“The holidays will be hard,” many have told me, recalling their experiences of the first of everything after losing their spouse through death or divorce. These folks have gone on to share suggestions to help me through this season.
I’ve thought about their counsel and now, with Thanksgiving in sight, I’m making my plans. Like all the days of the past months, there’s no other way but through, just keep on stepping forward.
Since my husband and I separated in June, I’ve found that the most important thing I can do is stay grounded in the present moment. To put my attention on the past or to ruminate about the future only leaves me angry and anxious. A recent devotional reading pointed out that to focus on anything other than the present is to live in fantasy. Before reading that, I’d seen my tendency to be absorbed in fantasy as a product of my daydreaming-ADHD-self. Now, I have an A Ha! about how much more of my life has been spent in fantasy than I’d realized.
Perhaps one of the good things that has come out of this change in our marriage and in our family life, is a greater ability to be honest. Now I stop and ask myself, “What do I want?” instead of automatically thinking of what I need to do for others. Even as a mother, I don’t have to be the planner, the organizer trying to provide the ‘perfect family holiday’ for everyone. I talked with my two sons, letting them know that each of us should consider what feels most comfortable in how to celebrate each holiday. We need to do what’s best for ourselves as we navigate this new normal.
I’ve had invitations from family and friends to share their Thanksgiving meal. Part of me wants a quiet, cookless holiday; just showing up at my friend’s house and not having to prepare anything will be perfect. To have turkey, cornbread dressing, sweet potatoes and a slim slice of pie will suite me. Afterwards, a solo hike through the woods, enjoying the remaining colored leaves, perhaps the smell of wood smoke, and the refreshing rhythm of a nearby stream, seems like what will feed my soul; it’s what I want.
This time of year is filled with so many memories and expectations. As I think about what Thanksgiving is really about, how it became a national observance in our country, I look beyond fall, food, and football to slowing down and finding a grateful heart.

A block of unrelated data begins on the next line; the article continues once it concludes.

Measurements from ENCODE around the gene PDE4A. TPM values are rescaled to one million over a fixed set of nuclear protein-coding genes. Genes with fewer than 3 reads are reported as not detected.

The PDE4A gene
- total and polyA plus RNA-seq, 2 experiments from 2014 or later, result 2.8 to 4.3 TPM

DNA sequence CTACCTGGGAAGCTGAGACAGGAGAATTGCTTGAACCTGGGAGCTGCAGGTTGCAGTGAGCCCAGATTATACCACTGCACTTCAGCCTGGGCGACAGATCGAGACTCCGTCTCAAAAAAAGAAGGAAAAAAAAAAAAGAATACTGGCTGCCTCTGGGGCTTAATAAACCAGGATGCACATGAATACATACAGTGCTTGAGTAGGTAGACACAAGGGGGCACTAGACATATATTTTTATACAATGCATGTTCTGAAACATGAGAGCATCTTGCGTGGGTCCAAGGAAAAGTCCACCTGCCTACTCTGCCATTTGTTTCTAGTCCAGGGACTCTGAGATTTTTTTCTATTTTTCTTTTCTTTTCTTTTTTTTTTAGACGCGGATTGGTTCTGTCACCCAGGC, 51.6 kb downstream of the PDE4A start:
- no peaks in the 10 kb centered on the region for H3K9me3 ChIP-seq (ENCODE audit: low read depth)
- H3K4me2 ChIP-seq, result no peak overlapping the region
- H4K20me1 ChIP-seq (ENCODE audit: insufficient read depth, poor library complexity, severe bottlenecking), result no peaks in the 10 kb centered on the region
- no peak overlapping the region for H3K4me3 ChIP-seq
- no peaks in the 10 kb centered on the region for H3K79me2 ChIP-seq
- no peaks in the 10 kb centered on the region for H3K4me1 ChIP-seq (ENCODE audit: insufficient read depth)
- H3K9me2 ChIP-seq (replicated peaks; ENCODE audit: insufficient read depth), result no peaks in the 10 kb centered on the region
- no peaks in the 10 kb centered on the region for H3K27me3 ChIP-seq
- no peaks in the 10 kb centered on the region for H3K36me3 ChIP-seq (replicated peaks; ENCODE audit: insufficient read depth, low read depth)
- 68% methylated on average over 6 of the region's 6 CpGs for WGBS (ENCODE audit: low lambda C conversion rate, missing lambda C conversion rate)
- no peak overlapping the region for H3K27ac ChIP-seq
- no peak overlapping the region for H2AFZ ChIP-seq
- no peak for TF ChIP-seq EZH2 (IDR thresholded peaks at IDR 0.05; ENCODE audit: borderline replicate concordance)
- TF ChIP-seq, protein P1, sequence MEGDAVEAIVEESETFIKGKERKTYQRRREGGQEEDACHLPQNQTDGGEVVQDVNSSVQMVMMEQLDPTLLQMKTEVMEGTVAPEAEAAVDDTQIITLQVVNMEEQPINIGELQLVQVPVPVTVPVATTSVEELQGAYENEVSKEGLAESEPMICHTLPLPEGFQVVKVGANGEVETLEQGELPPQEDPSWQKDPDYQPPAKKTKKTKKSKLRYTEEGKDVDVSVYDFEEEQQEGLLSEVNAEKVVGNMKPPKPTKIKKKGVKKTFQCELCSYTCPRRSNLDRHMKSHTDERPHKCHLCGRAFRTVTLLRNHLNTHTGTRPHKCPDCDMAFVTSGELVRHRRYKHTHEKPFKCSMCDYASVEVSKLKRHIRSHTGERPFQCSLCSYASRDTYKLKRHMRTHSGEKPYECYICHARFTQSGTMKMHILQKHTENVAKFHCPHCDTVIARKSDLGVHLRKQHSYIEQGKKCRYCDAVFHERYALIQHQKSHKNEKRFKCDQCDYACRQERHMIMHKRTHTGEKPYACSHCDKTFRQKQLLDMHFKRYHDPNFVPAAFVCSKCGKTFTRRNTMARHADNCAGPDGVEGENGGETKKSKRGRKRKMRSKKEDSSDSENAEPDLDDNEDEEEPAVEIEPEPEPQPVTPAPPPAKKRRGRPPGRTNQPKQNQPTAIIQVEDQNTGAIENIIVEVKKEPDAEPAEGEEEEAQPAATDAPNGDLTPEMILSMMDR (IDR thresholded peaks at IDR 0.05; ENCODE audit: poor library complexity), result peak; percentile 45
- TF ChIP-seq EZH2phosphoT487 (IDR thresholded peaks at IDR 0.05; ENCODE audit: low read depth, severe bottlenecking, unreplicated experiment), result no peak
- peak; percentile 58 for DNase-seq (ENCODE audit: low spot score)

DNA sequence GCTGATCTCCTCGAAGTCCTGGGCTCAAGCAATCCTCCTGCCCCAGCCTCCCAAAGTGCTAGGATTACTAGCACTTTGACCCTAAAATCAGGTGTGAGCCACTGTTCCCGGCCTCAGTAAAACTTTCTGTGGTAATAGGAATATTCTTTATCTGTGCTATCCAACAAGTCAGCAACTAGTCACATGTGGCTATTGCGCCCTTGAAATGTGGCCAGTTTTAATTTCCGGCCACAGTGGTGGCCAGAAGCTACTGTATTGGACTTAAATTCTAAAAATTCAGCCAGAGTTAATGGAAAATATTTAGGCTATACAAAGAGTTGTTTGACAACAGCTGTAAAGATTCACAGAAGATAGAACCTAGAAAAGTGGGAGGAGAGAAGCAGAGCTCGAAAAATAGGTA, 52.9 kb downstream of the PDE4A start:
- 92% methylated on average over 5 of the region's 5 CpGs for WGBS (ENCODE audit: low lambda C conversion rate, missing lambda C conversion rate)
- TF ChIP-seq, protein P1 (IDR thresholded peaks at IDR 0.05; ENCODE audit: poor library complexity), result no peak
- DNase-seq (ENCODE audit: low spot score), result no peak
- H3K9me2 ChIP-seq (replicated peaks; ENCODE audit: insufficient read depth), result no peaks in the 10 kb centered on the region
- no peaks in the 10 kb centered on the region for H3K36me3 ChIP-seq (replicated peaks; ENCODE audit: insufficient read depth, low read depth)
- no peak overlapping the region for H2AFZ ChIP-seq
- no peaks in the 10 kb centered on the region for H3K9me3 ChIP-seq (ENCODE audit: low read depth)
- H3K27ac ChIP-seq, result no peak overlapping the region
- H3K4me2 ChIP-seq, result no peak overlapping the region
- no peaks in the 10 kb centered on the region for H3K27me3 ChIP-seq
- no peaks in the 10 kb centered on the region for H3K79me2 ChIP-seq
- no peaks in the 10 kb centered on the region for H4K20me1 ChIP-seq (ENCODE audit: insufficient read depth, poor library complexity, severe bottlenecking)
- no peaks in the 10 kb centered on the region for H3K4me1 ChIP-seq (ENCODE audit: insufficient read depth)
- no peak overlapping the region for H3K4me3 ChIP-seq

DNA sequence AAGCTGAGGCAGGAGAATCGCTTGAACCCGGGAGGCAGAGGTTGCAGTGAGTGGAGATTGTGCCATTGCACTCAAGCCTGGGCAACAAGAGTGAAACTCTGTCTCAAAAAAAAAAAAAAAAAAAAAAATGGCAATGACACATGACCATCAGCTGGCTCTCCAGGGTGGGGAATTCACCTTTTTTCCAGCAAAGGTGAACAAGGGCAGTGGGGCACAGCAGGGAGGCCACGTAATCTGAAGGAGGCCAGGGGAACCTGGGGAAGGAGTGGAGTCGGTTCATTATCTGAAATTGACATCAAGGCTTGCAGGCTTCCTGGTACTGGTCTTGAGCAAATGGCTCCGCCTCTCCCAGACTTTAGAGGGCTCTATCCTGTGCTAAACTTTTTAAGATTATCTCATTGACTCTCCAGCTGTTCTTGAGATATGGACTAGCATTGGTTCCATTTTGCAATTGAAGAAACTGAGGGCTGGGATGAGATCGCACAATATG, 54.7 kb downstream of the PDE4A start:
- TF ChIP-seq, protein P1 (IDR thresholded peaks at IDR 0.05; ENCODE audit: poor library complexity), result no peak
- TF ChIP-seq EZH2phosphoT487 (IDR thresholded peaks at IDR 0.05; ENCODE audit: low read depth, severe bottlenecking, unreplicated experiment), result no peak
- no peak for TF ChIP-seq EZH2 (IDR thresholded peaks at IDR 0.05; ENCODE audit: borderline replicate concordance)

In this tough year when I could quickly list what I’m not thankful for, it’s more important than ever to stop and list what I am grateful for. Last night, after keeping my grandson Baker all day, I wrote while eating my dinner in a nearby restaurant. I’d purchased Thanksgiving cards and set aside one for myself. Inscribed inside the card was the following:
“Thinking of you with gratitude and sending wishes for a very happy Thanksgiving.”
I filled all the white space of the card, writing down every gift that has been placed in my life. Some of the most impactful included family, friends, and readers who’ve supported me through this time of change;
the joy of taking care of Baker, hearing his squeals of delight as he makes new discoveries;
fun-filled evenings of dancing that have reduced my stress and increased my circle of friends.
I think I’ll keep my Thanksgiving card close in the next week and pull it out to help me navigate this first holiday. In each moment, I’ll focus on the present and remember all that I have to be thankful for, with each gift represented like fruits and vegetables spilling forth from the cornucopia of life.
How About You?
How are you planning to spend your holidays this year?
Do you have a situation that requires you to change your usual way of celebrating?
How can you do what nurtures you? What would that be?